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Old 6th March 2013, 05:16 PM   #31
davada is offline davada  Canada
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Quote:
Originally Posted by soundchaser001 View Post
Does this mod invert absolite phase for this channel? It looks like it would.
It does invert the signal. This shouldn't be a problem unless the two channel are summed physically. The emu would be useless for music applications at this point.
An alternative is to leave the input op amp in the non inverting mode, ground the added resistor and adjust the R value for this mode.

I prefer the inverting amp.

Cheers,
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Old 7th March 2013, 07:52 AM   #32
1audio is offline 1audio  United States
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I got the EMU 0404 working. It starts with a reformatting of the hard disk and complete re-install of Win 7 with no Dell drivers, and ended with the laptop's battery self destructing. . . I'll grab a quick shot of its performance in the morning as is. I think the gain structure is limiting the noise floor. I'll know more soon. It seems the residual distortions are in the -115 dB to -120 dB in loopback. If the software works then its worth making an effort to get the analog performance optimized.
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Old 7th March 2013, 02:21 PM   #33
davada is offline davada  Canada
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I haven't looked at the left channel. It resembles what the 0404 looks like from the outside.
I bet they're the same input circuit. Whatever EMU used for a balance input.

EMU likes to direct couple each stage of there inputs. This make it difficult to minimize the number of op amps required. The driver bias voltage appears at the non inverting input.
This forces the preceding stage to operate a bit in class A. The output bias voltage is dependent on having the source resistor of the driver tied to a low Z ground reference source. Other wise we would not get the 2.5V bias required at the inputs of the ADC.
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Old 7th March 2013, 03:26 PM   #34
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I wish I knew how to design my own ADC. It seems like all of these issues could be avoided that way.
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Old 7th March 2013, 03:58 PM   #35
1audio is offline 1audio  United States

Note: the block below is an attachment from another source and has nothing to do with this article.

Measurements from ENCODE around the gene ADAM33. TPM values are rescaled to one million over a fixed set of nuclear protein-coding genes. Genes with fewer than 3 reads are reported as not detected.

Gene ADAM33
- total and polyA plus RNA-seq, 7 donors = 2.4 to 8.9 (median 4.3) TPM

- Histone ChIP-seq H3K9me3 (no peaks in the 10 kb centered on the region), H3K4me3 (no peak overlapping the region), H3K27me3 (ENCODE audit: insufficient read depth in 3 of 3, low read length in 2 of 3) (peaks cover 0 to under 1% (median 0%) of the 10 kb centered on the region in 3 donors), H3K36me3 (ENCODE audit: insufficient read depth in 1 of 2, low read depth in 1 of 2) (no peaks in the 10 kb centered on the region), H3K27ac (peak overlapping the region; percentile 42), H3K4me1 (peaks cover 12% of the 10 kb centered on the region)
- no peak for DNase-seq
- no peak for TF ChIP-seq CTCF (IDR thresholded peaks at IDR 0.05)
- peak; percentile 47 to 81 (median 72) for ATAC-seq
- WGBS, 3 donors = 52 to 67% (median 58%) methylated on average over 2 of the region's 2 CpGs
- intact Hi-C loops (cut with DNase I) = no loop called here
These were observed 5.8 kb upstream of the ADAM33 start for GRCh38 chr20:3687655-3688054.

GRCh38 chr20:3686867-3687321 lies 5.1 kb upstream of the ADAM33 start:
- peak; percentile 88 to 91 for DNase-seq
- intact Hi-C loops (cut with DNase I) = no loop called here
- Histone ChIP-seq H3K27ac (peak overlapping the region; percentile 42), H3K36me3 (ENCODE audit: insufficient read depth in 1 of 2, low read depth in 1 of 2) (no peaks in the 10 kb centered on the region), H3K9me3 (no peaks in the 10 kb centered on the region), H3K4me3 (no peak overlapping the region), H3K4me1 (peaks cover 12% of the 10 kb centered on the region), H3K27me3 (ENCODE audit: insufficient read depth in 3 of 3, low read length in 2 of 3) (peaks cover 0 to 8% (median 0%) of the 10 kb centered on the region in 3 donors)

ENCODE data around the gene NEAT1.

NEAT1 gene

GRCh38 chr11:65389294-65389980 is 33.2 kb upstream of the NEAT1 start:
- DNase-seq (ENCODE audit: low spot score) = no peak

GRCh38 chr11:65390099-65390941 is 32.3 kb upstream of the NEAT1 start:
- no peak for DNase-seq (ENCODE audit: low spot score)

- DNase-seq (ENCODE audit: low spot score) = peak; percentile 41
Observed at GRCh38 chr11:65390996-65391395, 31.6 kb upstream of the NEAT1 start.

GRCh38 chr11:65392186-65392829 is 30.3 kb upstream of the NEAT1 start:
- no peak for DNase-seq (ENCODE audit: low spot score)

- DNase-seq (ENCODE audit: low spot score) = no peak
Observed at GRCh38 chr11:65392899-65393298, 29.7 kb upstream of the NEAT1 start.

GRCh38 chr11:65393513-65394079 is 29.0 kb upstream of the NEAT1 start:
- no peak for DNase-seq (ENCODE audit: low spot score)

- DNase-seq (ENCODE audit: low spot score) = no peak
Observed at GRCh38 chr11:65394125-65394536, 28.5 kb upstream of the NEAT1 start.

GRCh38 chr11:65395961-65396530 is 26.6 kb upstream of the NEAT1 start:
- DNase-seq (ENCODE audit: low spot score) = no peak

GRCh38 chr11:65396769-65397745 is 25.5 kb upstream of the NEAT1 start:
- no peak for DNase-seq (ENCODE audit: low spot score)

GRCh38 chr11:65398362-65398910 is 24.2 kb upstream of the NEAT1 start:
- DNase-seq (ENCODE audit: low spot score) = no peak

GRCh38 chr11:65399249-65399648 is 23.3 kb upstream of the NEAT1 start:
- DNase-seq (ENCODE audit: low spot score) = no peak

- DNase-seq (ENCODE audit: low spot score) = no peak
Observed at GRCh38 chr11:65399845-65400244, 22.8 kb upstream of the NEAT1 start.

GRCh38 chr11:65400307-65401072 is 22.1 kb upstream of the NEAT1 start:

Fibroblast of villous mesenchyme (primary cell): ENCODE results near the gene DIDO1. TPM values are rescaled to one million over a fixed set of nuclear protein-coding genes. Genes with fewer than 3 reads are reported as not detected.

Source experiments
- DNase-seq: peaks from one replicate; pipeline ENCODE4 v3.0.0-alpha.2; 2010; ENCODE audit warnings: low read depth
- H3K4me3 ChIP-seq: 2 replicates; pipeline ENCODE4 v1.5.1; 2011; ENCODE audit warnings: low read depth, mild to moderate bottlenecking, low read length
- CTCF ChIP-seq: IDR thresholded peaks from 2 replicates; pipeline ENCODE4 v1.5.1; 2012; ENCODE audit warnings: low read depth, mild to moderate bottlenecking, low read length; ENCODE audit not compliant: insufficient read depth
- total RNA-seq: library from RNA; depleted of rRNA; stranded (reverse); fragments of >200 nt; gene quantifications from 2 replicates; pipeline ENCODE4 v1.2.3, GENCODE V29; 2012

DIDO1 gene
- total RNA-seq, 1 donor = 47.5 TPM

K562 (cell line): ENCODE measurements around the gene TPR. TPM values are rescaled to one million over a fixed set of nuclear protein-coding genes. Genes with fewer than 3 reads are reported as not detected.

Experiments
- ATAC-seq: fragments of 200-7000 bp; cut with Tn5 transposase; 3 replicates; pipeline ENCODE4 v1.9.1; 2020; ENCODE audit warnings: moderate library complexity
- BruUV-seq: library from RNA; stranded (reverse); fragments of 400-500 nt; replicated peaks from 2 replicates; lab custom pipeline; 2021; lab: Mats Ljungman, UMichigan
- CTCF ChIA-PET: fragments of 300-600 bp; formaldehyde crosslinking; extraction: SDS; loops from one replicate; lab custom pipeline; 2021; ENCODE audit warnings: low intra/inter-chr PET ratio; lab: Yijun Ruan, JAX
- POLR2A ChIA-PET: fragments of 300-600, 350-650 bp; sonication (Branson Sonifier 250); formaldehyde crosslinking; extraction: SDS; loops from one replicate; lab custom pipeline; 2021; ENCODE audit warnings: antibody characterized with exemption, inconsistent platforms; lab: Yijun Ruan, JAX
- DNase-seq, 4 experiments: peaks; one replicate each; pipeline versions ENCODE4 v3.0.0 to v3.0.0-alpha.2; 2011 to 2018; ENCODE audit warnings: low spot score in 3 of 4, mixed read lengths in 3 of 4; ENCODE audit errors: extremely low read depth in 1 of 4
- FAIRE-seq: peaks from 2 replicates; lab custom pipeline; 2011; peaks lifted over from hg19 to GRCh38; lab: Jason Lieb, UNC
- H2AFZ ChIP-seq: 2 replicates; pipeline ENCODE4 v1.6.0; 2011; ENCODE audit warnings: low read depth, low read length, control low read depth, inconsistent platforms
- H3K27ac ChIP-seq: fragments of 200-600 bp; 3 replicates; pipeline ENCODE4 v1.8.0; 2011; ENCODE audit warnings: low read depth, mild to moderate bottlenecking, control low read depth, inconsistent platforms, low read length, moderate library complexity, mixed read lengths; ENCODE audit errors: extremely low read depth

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The datasheet for the AKD5384a has most everything you need on it. The bigger challenge is programming the settings for the chip for different sample rates. It can be done with a multipole switch or a micro if you have the skills. Or you can use the hardware here: Open-source USB interface: Audio Widget which already has support for the AK53954A. The ADC code is already done so its just a PCB. The analog side does not need to be complex. I could be up for contributing if someone else is ready to do the bulk of the work.
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Old 7th March 2013, 04:33 PM   #36
iko is offline iko  Canada
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There was a great project a little while ago, here:

DIY Analog-to-Digital Converter project.Audio measurements tool

And, of course, for those who don't want the complications, there's the pcm4222evm, which, for $150 gives you some amazing performance; see post 4 here:

DIY Analog-to-Digital Converter project.Audio measurements tool
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Old 7th March 2013, 05:26 PM   #37
davada is offline davada  Canada
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Quote:
Originally Posted by 1audio View Post
The datasheet for the AKD5384a has most everything you need on it. The bigger challenge is programming the settings for the chip for different sample rates. It can be done with a multipole switch or a micro if you have the skills. Or you can use the hardware here: Open-source USB interface: Audio Widget which already has support for the AK53954A. The ADC code is already done so its just a PCB. The analog side does not need to be complex. I could be up for contributing if someone else is ready to do the bulk of the work.
Hi Demian,

Put it up I'll do it.

I've been looking into this anyway.